Back in Series Three, Alexandra Moen made quite an impression as Lucy Saxon despite having only a handful of lines, and she makes the most of her brief appearance here too. It turns out Lucy has been plotting in secret herself, and she manages to disrupt the resurrection at the cost of her own life. A huge explosion destroys the prison, but the Master escapes just ahead of the Doctorâs arrival.
In an industrial wasteland, the Master reappears as a feral figure with bleached white hair, in scruffy jeans and a hooded top. We find out the botched resurrection has left his body âripped open,â his life force thrown around with abandon. This unleashed energy gives him the ability to fire lightning from his hands and make Superman-like leaps into the air. But at a costâhe keeps momentarily fading away to just a skeleton, and he is now a creature of unending, voracious hunger able to vampirically drain the life force of others. He scoffs a burger (and later, rips apart a turkey and wolfs it down) in a manner guaranteed to put anyone off their Christmas dinner.
John Simmâs performance in this episode is amazing. In the hands of a less skilled actor, such an over-the-top character would have degenerated into mere scenery chewing, but the sheer visceral intensity Simm brings to every moment heâs on screen means you canât take your eyes off him. The way a speech will start out normally but turn into long strings of obsessed, gabbled syllables (âCanât hide anywhere. He can see me. He can smell me. Canât let him smell me. Doctor Doctor Doctor Doctor Doctor stop the smell, the stink, the filthy filthy stinkâ) shows a man barely holding together, liable to fly apart at any moment. For once the Master has no plan, no schemeâhe has been stripped down to his core essence, an implacable will to survive at any cost.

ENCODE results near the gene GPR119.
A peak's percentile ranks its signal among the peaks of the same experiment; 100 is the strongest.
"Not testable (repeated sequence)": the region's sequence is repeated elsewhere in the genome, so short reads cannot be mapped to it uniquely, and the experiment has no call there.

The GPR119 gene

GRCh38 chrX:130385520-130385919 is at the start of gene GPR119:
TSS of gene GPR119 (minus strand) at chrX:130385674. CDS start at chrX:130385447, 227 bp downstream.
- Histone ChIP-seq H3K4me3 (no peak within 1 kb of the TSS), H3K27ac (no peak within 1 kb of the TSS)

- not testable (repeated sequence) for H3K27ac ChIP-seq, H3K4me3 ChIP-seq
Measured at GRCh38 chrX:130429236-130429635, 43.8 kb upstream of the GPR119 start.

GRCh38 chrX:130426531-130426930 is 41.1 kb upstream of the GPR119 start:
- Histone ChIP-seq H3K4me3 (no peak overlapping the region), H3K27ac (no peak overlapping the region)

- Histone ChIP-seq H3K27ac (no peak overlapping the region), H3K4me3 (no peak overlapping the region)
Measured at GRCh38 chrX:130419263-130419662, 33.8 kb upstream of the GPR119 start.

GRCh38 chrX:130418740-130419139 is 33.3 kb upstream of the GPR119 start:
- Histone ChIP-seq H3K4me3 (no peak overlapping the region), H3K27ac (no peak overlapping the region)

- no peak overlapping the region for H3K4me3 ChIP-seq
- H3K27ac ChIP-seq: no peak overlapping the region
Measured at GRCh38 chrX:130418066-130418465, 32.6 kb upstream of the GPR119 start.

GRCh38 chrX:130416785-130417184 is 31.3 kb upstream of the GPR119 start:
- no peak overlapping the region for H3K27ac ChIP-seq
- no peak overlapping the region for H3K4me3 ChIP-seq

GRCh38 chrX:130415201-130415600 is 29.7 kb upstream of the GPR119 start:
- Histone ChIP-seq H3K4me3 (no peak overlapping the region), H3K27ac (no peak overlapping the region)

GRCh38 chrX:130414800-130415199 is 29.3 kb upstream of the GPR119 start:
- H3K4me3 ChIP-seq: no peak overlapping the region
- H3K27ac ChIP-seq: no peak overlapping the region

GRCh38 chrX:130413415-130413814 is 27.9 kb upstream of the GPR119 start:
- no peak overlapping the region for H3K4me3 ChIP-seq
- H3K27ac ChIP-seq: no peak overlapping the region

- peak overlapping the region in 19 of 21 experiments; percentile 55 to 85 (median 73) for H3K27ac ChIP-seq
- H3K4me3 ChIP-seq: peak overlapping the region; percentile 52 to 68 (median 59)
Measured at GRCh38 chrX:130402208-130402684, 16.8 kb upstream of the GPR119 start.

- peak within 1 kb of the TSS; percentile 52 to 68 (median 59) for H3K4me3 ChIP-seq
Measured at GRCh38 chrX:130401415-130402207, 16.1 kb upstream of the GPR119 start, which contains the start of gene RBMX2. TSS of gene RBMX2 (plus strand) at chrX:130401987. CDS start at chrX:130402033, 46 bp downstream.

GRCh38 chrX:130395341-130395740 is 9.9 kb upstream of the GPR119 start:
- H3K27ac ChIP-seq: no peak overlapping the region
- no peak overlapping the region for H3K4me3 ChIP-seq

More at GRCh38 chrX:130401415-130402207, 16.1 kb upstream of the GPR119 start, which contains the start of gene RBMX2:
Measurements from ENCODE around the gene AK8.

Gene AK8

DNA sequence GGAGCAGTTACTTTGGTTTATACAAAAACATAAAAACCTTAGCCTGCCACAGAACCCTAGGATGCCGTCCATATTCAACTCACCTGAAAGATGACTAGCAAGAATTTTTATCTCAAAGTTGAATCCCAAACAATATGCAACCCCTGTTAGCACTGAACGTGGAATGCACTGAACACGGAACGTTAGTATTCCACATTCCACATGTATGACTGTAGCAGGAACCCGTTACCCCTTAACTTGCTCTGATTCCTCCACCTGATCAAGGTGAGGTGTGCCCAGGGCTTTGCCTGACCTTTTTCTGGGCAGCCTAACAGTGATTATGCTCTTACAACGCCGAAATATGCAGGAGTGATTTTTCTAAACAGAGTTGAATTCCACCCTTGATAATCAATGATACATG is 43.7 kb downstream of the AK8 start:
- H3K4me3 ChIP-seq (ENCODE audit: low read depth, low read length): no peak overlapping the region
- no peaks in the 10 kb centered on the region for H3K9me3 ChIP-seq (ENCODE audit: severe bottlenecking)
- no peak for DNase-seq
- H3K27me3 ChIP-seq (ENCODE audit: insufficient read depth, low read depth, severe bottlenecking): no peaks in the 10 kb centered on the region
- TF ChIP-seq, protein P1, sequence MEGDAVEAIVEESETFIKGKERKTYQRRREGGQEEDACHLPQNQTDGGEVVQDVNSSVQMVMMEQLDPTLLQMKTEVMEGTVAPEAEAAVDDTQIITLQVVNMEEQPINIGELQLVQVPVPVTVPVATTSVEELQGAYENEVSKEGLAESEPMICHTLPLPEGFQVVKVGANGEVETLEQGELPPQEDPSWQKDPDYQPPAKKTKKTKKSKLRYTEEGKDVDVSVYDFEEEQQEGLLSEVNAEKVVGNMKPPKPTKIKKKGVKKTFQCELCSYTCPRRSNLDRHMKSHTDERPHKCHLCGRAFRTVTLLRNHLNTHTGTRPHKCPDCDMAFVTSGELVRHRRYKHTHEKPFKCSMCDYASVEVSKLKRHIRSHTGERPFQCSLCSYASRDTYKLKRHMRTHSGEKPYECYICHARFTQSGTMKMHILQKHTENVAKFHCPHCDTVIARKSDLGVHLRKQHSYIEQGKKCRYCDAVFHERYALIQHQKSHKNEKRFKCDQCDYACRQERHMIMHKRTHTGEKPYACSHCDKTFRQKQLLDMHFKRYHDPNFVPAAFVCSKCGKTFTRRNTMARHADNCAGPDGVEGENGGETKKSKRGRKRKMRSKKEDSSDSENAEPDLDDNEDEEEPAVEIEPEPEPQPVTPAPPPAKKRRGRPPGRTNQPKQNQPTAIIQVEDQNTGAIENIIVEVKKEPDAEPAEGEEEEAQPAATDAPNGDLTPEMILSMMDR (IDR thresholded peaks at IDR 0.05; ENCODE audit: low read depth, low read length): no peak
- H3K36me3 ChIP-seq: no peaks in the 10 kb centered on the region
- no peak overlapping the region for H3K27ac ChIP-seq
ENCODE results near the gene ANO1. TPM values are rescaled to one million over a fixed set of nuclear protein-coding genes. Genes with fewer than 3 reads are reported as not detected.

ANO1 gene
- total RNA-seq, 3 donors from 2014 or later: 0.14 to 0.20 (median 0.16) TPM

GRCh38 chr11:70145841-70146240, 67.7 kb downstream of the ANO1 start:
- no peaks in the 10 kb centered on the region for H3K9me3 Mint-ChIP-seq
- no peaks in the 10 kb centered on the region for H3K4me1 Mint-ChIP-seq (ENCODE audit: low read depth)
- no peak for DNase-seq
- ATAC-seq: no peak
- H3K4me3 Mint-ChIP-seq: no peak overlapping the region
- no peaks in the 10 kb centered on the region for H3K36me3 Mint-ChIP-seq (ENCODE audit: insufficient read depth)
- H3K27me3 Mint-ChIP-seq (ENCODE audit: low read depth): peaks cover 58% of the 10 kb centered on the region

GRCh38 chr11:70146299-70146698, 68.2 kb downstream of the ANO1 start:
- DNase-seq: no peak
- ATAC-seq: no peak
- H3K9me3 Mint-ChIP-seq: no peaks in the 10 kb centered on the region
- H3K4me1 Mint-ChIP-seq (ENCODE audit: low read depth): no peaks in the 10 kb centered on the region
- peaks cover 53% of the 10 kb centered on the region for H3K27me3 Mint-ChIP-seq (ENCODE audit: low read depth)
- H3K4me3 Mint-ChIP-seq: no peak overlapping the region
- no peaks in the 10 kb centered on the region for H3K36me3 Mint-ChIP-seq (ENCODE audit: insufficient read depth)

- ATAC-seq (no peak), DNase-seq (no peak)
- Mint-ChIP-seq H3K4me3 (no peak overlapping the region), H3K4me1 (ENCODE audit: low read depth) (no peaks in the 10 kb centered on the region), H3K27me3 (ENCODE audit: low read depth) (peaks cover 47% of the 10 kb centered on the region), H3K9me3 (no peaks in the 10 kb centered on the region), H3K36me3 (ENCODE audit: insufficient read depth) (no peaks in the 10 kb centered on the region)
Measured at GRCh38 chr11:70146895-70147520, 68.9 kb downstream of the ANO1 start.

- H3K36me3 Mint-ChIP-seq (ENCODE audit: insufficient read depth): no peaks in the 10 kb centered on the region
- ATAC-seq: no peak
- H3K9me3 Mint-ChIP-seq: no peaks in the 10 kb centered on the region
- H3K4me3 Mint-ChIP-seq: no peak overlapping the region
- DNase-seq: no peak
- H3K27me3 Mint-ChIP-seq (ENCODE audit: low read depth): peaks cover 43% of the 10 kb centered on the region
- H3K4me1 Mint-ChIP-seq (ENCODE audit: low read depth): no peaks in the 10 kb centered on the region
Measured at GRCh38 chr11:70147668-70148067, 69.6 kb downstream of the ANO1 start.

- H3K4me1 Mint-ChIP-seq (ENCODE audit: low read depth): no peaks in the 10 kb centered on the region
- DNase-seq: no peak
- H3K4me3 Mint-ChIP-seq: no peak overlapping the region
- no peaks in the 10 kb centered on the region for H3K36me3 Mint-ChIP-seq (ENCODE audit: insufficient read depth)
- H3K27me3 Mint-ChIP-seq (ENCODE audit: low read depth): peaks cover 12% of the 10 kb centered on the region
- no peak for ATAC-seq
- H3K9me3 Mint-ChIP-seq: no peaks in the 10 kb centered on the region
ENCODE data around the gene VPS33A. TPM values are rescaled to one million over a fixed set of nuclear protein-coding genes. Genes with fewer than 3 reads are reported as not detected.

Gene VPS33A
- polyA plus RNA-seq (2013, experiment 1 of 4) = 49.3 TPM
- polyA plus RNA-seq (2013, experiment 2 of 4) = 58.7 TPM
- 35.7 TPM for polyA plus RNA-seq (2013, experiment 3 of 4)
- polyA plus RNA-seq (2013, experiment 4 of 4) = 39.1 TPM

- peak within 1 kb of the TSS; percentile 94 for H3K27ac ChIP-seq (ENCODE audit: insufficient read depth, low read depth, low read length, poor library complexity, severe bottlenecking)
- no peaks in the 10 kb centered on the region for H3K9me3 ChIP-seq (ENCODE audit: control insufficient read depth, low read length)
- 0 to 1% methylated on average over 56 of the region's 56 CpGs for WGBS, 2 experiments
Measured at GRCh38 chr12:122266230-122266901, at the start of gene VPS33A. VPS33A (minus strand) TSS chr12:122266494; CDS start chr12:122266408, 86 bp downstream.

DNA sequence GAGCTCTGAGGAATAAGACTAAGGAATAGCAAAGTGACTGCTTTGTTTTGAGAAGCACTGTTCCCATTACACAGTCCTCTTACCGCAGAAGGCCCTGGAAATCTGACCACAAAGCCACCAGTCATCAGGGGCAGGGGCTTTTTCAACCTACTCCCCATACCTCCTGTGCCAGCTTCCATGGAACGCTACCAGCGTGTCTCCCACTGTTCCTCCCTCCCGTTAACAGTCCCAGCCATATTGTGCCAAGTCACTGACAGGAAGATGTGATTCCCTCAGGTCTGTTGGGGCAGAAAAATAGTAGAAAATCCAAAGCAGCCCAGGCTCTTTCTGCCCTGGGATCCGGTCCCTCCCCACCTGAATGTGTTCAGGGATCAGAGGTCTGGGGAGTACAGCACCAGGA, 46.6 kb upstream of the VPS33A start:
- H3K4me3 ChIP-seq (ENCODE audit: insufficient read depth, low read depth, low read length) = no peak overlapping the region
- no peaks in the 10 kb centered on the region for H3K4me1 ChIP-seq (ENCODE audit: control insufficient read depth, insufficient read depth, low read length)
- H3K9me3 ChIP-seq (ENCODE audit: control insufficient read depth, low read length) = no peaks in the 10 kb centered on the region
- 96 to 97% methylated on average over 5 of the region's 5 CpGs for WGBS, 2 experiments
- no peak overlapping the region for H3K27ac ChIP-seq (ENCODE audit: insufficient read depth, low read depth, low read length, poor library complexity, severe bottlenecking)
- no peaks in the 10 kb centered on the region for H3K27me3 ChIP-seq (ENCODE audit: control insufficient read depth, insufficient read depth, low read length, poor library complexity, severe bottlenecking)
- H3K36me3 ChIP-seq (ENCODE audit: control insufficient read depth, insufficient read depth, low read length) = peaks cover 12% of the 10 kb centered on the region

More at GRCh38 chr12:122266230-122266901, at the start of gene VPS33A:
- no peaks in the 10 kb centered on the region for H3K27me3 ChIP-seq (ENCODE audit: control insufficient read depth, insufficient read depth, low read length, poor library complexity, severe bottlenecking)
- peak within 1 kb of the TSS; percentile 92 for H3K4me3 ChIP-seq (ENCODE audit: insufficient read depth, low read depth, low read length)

The Doctor senses him as he arrives at the wasteland, and the Master responds by beating out the four-drumbeat tattoo that we discovered in âThe Sound of Drumsâ has obsessed him for his entire life and driven him insane. However, the Master gets away when the Doctorâs chase is interrupted as he is found by Wilf and a gang of his pensioner friends, including a cameo from June Whitfield (Absolutely Fabulous) as Minnie âthe Menace.â This bit of broad comedy rather outstays its welcome, as Minnie looks the Doctor over approvingly, poses for a photo with him, etc. Still, itâs easy to guess Tennant will get lots of invitations to re-enact this scene at the next convention he attends, as Minnie gets to live out the dreams of any number of fans by fondling his bum.
Wilf takes the Doctor to a cafe, where all the episodeâs sound and fury drops away. No matter how you feel about Daviesâ propensity to construct overblown epic plots, his talent is obvious in scenes of quiet conversation. Just two characters sitting at a table, talking. But itâs not at all cosyâthe Doctor starts by staring fixedly at Wilf, demanding âWho are you?â How is it he can track down the Doctor in a matter of hours when others canât? Thereâs some manipulation of events going on here, that keeps pushing them together. But the Doctor has other things on his mindâfor the first time, he admits bluntly that heâs going to die. And the Tenth Doctor doesnât want to die. Even the prospect of regeneration is cold comfort: âEven if I change it feels like dying. Everything I am dies. Some new man goes sauntering away. And Iâm dead.â
Suddenly, they see Donna Noble (Catherine Tate) outside. Wilf brought the Doctor here to see her, in the hope that he could reverse what he did to her at the end of âJourneyâs End,â where the memories of her time with the Doctor had to be locked away in order to save her life. But it canât be doneâthe Doctor reiterates that if the sight of him reawakens those memories, Donnaâs mind will burn up. For those (like me) who came to love Donna during Series Four, her brief appearance in this episode is a bittersweet gift, but this isnât her story (at least, not yet), and she drives off with her new fianceâyes, sheâs got engaged again.